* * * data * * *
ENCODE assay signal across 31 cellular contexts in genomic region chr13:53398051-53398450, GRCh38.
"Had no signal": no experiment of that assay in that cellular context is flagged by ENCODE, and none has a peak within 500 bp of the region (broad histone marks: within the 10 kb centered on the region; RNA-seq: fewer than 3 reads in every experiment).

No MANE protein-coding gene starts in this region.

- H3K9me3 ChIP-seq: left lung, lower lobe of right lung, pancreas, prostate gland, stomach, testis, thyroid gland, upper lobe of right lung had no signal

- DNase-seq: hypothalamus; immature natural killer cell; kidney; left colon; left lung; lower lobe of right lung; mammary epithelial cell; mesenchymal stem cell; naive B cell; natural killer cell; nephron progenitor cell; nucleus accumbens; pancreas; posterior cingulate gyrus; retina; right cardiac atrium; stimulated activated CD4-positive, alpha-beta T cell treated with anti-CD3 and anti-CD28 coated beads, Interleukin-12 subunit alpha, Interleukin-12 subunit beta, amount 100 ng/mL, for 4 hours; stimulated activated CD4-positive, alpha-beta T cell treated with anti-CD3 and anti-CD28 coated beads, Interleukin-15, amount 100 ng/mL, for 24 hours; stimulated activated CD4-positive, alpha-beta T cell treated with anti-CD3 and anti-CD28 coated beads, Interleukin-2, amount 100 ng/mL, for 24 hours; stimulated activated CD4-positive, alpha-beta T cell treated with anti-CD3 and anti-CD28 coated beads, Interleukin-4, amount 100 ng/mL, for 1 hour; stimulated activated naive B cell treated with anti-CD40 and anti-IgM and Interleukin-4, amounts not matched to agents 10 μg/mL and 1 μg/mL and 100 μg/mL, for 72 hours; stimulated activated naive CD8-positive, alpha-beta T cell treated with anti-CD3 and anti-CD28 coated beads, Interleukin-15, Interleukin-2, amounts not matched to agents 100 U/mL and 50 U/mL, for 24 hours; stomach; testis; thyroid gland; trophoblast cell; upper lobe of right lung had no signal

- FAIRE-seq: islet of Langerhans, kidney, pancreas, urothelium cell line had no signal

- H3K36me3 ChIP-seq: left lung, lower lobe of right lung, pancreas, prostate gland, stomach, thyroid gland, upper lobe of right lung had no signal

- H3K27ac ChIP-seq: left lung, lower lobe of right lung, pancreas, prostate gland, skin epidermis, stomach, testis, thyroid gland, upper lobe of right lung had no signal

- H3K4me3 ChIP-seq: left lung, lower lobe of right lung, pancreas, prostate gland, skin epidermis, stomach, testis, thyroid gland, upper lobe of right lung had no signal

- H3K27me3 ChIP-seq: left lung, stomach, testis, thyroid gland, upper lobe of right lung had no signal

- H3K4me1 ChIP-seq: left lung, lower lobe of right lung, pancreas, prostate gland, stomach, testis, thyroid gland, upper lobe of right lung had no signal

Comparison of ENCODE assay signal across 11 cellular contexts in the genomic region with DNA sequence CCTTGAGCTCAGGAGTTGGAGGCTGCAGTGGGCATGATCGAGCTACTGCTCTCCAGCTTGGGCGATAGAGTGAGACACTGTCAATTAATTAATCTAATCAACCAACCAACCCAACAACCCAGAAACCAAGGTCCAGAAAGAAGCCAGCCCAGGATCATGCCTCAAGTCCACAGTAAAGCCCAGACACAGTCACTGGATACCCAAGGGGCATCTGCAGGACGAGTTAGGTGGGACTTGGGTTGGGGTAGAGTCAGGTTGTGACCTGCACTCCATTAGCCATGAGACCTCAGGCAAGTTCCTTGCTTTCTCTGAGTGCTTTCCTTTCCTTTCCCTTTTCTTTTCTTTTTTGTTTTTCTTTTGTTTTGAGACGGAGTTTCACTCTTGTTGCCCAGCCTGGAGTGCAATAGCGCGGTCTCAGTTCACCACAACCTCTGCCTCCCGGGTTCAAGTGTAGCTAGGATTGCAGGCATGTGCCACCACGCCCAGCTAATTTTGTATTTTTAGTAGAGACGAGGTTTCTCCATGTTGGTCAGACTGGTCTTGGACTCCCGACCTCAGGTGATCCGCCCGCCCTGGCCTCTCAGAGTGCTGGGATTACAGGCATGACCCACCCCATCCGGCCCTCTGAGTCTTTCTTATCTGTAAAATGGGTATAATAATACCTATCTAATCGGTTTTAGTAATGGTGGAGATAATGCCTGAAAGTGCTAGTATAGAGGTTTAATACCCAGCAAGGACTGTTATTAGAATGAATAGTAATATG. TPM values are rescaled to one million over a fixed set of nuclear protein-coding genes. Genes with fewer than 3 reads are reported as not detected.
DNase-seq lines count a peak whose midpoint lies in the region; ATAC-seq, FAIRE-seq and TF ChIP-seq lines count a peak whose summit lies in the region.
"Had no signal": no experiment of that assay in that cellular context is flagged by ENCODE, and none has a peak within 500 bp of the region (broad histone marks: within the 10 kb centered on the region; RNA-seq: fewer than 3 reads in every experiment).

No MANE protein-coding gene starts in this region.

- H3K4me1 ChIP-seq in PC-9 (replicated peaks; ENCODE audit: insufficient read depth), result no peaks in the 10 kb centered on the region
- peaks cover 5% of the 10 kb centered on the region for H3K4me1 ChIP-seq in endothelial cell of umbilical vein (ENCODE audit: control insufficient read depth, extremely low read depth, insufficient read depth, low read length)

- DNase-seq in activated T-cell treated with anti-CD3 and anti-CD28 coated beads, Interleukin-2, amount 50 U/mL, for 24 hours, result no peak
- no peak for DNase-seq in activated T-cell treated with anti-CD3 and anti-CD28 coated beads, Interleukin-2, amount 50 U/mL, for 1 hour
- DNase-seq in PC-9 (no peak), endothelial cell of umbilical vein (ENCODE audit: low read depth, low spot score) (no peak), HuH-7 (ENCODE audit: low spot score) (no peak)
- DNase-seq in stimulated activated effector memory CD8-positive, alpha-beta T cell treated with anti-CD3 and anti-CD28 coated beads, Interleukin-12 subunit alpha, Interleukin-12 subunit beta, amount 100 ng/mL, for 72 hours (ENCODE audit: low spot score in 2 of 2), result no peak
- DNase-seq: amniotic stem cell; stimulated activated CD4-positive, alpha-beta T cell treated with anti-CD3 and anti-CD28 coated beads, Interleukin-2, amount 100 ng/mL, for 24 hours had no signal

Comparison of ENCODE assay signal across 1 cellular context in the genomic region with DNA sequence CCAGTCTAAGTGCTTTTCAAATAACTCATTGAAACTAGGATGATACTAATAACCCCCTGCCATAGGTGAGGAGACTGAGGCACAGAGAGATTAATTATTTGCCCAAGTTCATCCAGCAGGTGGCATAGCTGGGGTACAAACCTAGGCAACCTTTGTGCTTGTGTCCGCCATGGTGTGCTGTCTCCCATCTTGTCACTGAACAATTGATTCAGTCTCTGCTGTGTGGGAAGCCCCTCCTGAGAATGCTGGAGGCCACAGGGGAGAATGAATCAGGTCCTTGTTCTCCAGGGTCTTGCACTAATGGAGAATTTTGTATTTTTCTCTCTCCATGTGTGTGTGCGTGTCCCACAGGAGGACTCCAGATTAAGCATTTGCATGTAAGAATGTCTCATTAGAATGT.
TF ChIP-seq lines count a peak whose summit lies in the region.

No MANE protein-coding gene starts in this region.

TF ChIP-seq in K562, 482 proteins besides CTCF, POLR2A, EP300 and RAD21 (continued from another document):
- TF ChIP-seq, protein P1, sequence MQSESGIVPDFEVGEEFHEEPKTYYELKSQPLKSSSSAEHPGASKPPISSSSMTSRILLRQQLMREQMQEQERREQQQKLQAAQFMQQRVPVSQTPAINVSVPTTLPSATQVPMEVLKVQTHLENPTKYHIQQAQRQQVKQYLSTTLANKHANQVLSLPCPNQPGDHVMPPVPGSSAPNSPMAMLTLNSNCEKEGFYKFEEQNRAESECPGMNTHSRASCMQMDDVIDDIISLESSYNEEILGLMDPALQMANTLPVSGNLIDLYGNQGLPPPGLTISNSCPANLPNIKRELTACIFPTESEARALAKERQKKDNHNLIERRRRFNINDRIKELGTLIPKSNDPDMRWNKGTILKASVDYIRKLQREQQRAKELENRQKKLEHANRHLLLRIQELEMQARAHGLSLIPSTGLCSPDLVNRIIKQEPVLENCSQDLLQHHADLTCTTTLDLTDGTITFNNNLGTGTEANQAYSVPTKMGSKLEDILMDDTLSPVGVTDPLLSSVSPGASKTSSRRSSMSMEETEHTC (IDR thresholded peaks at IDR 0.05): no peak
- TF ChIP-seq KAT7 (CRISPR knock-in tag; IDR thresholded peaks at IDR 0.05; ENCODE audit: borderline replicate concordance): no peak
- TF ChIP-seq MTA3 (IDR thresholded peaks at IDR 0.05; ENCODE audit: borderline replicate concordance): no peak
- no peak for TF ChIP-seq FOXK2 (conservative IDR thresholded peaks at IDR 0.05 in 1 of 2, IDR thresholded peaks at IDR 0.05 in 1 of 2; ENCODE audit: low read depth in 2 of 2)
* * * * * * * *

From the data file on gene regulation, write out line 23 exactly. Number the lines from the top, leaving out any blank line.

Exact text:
Comparison of ENCODE assay signal across 1 cellular context in the genomic region with DNA sequence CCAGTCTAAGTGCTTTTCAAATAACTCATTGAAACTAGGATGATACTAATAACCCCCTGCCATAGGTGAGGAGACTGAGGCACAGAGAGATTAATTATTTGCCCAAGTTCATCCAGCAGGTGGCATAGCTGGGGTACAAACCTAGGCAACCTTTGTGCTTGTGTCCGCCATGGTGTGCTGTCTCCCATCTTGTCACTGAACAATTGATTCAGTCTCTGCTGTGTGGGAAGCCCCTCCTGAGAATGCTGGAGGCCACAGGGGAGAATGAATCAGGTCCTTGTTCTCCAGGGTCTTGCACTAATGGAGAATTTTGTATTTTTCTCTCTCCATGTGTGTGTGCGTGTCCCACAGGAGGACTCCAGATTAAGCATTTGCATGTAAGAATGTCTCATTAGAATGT.